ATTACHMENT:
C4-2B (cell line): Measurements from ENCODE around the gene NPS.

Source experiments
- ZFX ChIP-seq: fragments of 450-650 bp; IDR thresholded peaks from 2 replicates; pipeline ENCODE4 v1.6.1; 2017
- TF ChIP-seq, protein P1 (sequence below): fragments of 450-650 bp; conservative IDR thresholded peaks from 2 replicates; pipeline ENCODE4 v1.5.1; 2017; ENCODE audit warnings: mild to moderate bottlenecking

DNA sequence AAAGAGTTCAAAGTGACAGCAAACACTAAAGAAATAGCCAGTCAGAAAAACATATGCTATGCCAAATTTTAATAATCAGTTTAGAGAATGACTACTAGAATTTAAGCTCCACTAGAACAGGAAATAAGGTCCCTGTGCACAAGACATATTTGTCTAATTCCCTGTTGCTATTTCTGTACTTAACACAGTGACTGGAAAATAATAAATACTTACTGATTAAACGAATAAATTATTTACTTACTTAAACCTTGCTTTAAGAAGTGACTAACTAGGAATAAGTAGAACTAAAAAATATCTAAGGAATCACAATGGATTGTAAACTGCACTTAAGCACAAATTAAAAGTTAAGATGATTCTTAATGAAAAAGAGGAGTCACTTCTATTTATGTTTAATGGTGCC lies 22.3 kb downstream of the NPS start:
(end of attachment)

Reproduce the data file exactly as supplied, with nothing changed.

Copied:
C4-2B (cell line): Measurements from ENCODE around the gene NPS.

Source experiments
- ZFX ChIP-seq: fragments of 450-650 bp; IDR thresholded peaks from 2 replicates; pipeline ENCODE4 v1.6.1; 2017
- TF ChIP-seq, protein P1 (sequence below): fragments of 450-650 bp; conservative IDR thresholded peaks from 2 replicates; pipeline ENCODE4 v1.5.1; 2017; ENCODE audit warnings: mild to moderate bottlenecking

DNA sequence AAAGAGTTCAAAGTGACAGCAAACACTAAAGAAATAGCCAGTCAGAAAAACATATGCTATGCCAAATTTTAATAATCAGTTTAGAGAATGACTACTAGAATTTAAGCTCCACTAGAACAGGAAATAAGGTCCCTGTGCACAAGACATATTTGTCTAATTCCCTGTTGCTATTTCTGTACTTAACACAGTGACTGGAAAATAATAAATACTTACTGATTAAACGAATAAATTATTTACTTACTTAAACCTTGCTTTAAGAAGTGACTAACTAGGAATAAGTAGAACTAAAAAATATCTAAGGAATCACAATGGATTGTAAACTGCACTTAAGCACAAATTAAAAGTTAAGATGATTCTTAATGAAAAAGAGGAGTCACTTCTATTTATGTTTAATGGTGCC lies 22.3 kb downstream of the NPS start: